I have friends whose husbands travel for work.
They are gone maybe three days,
sometimes a week.
My brother travels quite a bit with his job
and leaves behind his wife and two little boys.
Whenever these people speak of enduring their separation,
they always make note that it is "nothing like what you have to go through
being a Navy wife!"
I have fellow wives in several branches of the military
whose husbands are going through their second and third
extreemly long tours in Iraq or Afghanistan.
When I speak to them about the separation I endure,
I always make sure to acknowledge
that they have had it way worse than I do.
But the truth is gone is gone is gone.
Whether it be 4 days or 400 days,
it's still a change in your routine,
a challenge to your everyday life
and a hill to climb.
There is no competition when it comes to your own personal life
and how you and your family copes with any separation.
For some families, one week is traumatic,
for some of us it's chump change.
Likewise, some of us might freak out over 9 month deployments
while our counterparts who are enduring first or second
12 or 18 month tours in the middle east may scoff at that.
My point is that separation is personal and unique.
Life stages affect how you cope.
Financial situations affect how you cope.
Geographical position affects how you cope.
There are so many factors that are unique to each family
that I cannot have more or less compassion
for one situation over another.
Gone is gone is gone.
So if you are reading this and you are like my sister in law
who has to make it through a week here and there,
I feel for you girl!! It's not easy!
And just because my separations are longer doesn't mean
that I am not here to support you.
If you are reading this and you are well acquainted
with your sailor or soldier or even your civilian husband
being gone for abnormally long tours,
please know that I am in awe of your strength
and I hope that you don't think me weak for missing my sailor
for less time than you are missing yours.
When I look back through our career in the Navy
(and it is OUR career),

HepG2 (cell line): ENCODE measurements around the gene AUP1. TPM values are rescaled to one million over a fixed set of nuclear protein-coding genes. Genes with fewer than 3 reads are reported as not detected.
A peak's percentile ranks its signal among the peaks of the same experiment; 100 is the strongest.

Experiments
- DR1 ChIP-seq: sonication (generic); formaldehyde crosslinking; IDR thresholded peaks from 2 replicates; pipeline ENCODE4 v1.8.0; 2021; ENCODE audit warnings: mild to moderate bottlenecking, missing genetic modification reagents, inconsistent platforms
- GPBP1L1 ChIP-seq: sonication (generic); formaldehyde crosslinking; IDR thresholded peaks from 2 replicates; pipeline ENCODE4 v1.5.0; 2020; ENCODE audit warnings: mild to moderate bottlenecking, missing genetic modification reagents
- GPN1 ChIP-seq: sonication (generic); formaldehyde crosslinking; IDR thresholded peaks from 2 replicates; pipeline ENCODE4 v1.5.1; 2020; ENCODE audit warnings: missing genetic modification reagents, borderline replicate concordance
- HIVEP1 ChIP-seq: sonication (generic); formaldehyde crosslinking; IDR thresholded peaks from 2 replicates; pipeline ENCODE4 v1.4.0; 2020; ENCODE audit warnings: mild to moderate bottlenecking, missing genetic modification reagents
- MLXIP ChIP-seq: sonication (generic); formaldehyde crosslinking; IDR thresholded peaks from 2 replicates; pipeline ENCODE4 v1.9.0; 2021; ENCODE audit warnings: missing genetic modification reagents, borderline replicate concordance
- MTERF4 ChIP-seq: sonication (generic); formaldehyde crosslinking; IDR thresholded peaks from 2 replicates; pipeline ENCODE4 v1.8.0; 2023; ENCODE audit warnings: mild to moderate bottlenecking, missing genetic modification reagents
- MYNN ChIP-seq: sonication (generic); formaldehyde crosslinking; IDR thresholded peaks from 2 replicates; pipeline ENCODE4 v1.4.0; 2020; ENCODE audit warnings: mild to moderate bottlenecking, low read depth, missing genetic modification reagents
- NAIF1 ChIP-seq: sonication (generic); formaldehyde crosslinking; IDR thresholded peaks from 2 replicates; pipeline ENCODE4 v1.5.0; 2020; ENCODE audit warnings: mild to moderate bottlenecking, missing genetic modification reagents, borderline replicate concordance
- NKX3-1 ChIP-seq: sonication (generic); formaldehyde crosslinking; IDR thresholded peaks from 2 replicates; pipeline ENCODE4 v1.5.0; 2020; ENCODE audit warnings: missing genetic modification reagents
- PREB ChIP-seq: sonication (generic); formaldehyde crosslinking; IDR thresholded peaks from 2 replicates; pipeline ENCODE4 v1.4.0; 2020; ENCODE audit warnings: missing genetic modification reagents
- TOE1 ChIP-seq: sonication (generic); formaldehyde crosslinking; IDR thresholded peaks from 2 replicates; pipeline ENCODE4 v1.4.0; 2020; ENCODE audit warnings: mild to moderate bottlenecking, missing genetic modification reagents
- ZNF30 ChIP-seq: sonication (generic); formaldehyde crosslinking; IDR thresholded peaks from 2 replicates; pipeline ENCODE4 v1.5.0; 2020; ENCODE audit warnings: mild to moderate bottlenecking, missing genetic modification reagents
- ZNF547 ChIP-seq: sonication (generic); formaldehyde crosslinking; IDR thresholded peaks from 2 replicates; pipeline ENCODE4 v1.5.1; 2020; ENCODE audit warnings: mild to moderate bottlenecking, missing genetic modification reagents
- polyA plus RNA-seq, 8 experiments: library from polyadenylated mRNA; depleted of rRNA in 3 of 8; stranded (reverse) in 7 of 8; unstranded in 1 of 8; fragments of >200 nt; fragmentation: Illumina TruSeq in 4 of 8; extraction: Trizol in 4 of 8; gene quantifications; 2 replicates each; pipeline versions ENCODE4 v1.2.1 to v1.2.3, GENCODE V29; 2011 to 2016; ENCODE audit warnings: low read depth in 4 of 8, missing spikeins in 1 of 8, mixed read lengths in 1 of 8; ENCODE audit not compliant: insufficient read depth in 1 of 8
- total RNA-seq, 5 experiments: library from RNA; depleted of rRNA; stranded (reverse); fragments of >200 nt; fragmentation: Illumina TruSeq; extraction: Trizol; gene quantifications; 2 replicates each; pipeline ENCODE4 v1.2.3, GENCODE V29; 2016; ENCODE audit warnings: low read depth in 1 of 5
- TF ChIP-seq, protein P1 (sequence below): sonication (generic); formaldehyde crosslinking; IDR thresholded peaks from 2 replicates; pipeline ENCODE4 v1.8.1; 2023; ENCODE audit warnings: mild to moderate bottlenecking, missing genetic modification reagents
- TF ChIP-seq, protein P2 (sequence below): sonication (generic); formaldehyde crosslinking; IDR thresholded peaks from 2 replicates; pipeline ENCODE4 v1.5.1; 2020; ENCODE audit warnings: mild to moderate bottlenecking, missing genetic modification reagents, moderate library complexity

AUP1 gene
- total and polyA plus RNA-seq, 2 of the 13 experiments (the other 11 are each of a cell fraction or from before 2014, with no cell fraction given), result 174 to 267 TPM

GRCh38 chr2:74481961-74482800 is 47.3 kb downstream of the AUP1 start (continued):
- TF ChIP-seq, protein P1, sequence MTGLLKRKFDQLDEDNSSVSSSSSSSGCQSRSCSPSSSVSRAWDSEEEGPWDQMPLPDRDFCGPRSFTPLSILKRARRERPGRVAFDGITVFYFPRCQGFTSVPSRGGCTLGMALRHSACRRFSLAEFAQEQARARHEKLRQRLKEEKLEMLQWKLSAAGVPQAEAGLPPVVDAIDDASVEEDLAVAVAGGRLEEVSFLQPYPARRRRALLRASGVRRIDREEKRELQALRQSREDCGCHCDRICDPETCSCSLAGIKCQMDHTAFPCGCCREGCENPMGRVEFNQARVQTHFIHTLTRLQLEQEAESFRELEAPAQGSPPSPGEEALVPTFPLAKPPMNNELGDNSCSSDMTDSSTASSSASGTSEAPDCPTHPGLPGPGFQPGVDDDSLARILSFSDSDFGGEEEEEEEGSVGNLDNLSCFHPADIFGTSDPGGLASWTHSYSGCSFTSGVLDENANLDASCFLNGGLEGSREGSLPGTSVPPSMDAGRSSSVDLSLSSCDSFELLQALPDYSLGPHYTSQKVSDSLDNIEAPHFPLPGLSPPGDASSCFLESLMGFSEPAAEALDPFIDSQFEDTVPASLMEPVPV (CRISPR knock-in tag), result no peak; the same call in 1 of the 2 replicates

I am amazed at how much I've grown
through having to deal with handling things on my own.
When I add up all of the deployments David has done over the last 17 years,
his total time away from the family is almost 6 years!!!
Some of those deployments have been harder than others.
David started his deployments on boomer submarines
back in the day when there was no e-mail.
We were allowed 40 written words per week
that were transmitted to several people
before it ever reached my sailor.
Phone calls almost never happened during those first deployments.
David found out that I had given birth to our second baby,
that he was a boy
and that I had to have a c-section
all through a red cross message.
He wasn't even able to call home
to talk to me until Michael was five days old.
When e-mail became available,
we submarine wives were thrilled!
Finally we could communicate (sorta) with our sailors.
For us, the e-mail worked about half the time,
but that was so much better than 40 words a week.
David also did some deployments in the black ops world.
Those were hard because so much was unknown to me.
I had no idea where he was going, what he was doing
or even when he'd be back.
Phone calls were sporatic,
but there was really little or no communication during those deployments.
Now on the carrier,
it is a completely different world!
We have so much communication through e-mail and by phone.
Because these deployments are so much longer
than the ones we endured in the submarine world,
I am thankful for the added technology.
I know that many of my friends
whose husbands are on the ground in the middle east
really appreciate things like Skype and international calling cards.
We've come a long way since the days of 40 words per week!
As we enter phase one of "Operation Lone Ship" today,
I'm so thankful for technology!!
Today I have a "bring it on" mentality.
I know where my sailor is and I know when he's returning.
I can e-mail him whenever I want
and I will most likely get several phone calls between now and then.
I'm armed and ready.